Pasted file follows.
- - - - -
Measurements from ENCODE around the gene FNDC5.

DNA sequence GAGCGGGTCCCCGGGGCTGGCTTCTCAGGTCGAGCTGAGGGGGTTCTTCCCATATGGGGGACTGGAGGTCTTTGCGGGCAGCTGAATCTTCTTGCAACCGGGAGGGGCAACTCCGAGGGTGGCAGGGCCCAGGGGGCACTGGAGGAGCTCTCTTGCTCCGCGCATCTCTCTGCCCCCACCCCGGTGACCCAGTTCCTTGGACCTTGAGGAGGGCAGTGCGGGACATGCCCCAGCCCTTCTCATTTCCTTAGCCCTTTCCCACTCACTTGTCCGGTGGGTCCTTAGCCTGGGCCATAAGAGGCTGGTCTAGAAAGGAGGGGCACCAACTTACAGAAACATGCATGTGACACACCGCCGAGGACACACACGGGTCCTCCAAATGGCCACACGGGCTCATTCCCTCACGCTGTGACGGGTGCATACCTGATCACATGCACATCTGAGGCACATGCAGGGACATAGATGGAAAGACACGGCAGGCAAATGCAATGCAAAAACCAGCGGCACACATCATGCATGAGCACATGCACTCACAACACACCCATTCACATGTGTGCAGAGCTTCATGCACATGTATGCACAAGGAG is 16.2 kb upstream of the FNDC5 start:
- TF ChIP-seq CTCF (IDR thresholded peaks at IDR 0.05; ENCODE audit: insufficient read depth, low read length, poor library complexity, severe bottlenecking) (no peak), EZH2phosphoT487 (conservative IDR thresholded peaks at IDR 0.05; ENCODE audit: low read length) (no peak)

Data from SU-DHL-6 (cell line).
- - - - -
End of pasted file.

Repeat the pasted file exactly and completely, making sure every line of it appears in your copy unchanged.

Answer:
Measurements from ENCODE around the gene FNDC5.

DNA sequence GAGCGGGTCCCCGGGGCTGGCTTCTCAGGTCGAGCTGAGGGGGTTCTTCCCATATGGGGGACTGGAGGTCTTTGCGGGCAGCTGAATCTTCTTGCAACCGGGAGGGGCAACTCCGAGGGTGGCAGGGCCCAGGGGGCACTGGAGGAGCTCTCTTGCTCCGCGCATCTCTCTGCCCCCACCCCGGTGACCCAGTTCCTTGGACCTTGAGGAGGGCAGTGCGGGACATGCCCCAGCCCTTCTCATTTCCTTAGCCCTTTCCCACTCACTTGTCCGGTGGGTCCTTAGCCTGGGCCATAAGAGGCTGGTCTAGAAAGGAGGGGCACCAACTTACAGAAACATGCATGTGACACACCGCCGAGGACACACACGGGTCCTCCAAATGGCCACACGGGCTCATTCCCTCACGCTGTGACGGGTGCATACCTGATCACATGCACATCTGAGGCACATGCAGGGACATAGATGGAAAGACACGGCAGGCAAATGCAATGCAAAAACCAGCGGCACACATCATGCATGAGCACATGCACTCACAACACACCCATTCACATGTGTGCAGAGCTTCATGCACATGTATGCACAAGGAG is 16.2 kb upstream of the FNDC5 start:
- TF ChIP-seq CTCF (IDR thresholded peaks at IDR 0.05; ENCODE audit: insufficient read depth, low read length, poor library complexity, severe bottlenecking) (no peak), EZH2phosphoT487 (conservative IDR thresholded peaks at IDR 0.05; ENCODE audit: low read length) (no peak)

Data from SU-DHL-6 (cell line).